I’ve started to write this blog about 100 times and failed. That tells you quite a bit about a day in the life of a hedgehog rescue! Well, no two days are the same but let me give you a secret glimpse into a day here.
6.00am – Get up and go and check all the patients to see who has survived the night. Collect up food bowls, empty uneaten food and soak them in sterilising liquid. Check on the wild hedgehogs in the garden and top up their food bowls.
There is always piles of washing to be done
6.15am – Grab a quick breakfast on the go
6.30am Weight checks for all hedgehogs. Check list of who needs which medicines. Give all treatments. Some hedgehogs may require 3 or more different medications. Hand feed hoglets. Update all medical records. Clean all cages and replace newspaper and blankets. Put fleece blankets on to wash. Sanitise all hospital surfaces. Clean and sweep the floor.
Fleece blankets are quick drying. I do at least one wash a day.
7.30am Respond to messages received asking for advice about hedgehogs.
8.00am Try and fit in a couple of hours of freelance work. I used to have a full time job but it was impossible to fit it around the hedgehogs.
10am. Check up on sick patients and administer fluids under the skin/syringe feeds for the sickest. Hand feed any baby hoglets.
Hand feeding a hedgehog baby
10.30am Receive two calls about poorly hedgehogs. Make arrangements for admission.
11am Check on stocks of food and medicine. Order any items that are running low.
12 noon Admit two hedgehogs. Checks done to identify injuries and illnesses. Fluids given and hedgehogs placed into intensive care.
1pm. Try to fit in some more freelance work in between following up leads about potential release sites for hedgehogs. Check out the locations on google earth and schedule in visits to go and check them.
2.30pm Undertake final health check for a hedgehog that is ready for release. Poo sample tested under the microscope. Test a line up of poo samples for my hedgehogs and those out with foster carers. Mark the hedgehog ready for release. Pack up a bag of food for the finders to use over the first few days. Hand feed hoglets.
Studying poo under the microscope
3.30pm. Another call asking for advice about a nest of hedgehogs that has been disturbed. Offer advice for the nest to be monitored.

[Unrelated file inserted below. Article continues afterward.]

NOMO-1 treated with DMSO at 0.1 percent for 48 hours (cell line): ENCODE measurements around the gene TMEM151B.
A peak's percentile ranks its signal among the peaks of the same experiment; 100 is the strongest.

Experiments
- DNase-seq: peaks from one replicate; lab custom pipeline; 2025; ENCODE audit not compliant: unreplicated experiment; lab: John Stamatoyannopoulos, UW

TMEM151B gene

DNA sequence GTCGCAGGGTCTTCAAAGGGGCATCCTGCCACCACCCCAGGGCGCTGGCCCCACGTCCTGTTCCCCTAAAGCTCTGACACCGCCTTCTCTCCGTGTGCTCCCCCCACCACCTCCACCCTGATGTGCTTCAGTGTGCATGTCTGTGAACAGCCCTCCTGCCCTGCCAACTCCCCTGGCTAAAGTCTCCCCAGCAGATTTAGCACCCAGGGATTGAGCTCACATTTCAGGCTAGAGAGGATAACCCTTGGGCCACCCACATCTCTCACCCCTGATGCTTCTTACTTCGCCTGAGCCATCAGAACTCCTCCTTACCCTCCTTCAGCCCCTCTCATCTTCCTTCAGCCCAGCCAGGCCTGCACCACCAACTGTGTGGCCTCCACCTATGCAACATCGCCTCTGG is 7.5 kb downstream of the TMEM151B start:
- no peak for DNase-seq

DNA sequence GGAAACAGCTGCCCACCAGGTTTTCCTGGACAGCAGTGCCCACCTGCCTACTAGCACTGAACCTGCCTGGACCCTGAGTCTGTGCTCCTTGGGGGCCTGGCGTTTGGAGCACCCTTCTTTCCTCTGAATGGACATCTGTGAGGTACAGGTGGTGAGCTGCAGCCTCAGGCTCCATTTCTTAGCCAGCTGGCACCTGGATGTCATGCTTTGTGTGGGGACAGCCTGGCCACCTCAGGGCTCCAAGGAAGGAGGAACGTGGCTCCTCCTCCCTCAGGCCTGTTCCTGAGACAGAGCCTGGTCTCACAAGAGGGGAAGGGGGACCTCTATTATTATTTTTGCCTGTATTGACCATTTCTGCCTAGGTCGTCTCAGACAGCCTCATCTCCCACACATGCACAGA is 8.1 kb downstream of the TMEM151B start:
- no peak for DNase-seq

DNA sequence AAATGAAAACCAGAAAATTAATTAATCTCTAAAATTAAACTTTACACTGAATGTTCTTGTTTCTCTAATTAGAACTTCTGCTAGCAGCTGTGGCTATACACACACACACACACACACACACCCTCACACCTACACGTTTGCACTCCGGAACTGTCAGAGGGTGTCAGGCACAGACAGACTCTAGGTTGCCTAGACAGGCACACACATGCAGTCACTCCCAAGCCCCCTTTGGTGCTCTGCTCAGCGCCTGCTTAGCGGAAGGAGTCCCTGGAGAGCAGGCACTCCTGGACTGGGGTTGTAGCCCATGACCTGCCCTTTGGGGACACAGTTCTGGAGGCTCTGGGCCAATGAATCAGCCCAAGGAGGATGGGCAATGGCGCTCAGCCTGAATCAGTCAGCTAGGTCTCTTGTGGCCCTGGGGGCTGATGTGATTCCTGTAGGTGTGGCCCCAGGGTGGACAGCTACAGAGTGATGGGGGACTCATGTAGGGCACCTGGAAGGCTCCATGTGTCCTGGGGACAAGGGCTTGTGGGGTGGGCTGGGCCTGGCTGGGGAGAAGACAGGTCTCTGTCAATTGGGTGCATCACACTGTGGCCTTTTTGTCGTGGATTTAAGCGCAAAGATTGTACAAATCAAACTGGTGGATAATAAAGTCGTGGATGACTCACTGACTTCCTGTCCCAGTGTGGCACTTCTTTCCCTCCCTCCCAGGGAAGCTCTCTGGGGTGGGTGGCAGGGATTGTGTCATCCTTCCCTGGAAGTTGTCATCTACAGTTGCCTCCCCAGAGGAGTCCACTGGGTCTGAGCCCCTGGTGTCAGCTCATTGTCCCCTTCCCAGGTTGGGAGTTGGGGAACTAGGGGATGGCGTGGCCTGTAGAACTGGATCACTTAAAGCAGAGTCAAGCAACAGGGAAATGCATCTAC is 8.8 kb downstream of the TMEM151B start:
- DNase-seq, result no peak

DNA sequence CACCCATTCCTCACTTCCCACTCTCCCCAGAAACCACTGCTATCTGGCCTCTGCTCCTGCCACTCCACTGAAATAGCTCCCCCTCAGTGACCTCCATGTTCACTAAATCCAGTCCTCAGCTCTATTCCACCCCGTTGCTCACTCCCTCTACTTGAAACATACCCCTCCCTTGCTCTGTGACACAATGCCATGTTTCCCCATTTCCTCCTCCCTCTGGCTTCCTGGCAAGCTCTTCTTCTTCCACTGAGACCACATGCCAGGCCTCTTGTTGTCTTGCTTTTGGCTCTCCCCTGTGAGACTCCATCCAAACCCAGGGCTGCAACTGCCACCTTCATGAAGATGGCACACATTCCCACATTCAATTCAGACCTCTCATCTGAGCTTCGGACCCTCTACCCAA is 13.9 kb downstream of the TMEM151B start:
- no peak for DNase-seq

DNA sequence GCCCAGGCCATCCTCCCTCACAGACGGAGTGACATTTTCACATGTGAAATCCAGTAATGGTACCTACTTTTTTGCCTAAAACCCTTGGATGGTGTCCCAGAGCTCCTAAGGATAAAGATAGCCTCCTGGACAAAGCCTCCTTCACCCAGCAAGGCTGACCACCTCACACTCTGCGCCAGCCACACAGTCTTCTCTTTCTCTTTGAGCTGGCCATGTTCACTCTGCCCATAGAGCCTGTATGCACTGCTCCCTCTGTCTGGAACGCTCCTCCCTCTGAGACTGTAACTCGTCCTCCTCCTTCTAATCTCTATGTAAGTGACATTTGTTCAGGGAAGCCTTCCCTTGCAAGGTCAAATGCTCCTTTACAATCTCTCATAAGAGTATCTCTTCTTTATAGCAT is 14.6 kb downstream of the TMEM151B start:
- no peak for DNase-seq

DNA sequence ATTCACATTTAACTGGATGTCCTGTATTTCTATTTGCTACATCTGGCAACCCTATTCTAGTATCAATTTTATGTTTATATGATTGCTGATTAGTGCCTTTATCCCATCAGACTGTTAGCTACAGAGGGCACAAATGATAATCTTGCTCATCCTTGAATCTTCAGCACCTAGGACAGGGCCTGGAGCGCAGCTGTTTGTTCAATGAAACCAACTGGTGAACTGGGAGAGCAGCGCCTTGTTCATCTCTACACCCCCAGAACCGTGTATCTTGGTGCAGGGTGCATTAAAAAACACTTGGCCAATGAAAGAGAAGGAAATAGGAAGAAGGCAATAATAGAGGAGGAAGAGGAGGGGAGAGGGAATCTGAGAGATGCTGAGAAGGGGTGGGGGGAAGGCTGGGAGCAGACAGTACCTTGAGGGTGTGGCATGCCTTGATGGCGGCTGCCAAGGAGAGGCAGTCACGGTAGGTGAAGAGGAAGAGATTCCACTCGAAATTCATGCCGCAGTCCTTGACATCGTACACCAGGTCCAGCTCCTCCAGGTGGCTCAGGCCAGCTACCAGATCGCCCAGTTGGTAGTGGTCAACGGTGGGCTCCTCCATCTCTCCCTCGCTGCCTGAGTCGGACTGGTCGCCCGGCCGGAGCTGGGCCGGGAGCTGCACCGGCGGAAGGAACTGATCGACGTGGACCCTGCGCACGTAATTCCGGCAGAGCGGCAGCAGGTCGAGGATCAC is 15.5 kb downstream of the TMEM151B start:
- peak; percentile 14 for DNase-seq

4pm. Check messages asking for advice about poorly hedgehogs. Make some jewellery (which I make to raise funds for the rescue). Update hedgehog admission records and tidy up the shelves in the hospital to put away items of food that have kindly been donated.
5pm. Clean out any hoglets. They make such a mess that they need cleaning at least twice a day. Check on any patients in intensive care. Undertake food rounds to top up food in all cages. Hand feed hoglets.
6.30pm Finder arrives to pick up a hedgehog for release.
7pm Manage to grab some dinner but it is interrupted by a call about a sick hedgehog.
8.30pm. Admit a hedgehog covered in fly strike and ticks. Spend the rest of the evening removing fly strike, giving fluids and intensive care. Hand feed hoglets.
Ticks removed from a new admission
9.00pm. The hedgehogs have pulled up the lining of one of the cages. Ask my lovely husband to undertake some maintenance whilst I look after the new admission.
10.30pm. Final hedgehog checks.
Try and get some sleep and do it all again the next day!
I run a small hedgehog rescue in York, England. My work is entirely self funded. You can read more about me here and also how to support my work here.
Like all wildlife rescues, my hospital is entirely self funded. I make handmade silver jewellery inspired by nature and wildlife to raise vital funds for the hospital. You can visit my online shop here.
The recognised hedgehog course for hedgehog rescues and vets is run by Vale Wildlife Hospital. You can find out more about their work and the one day course here.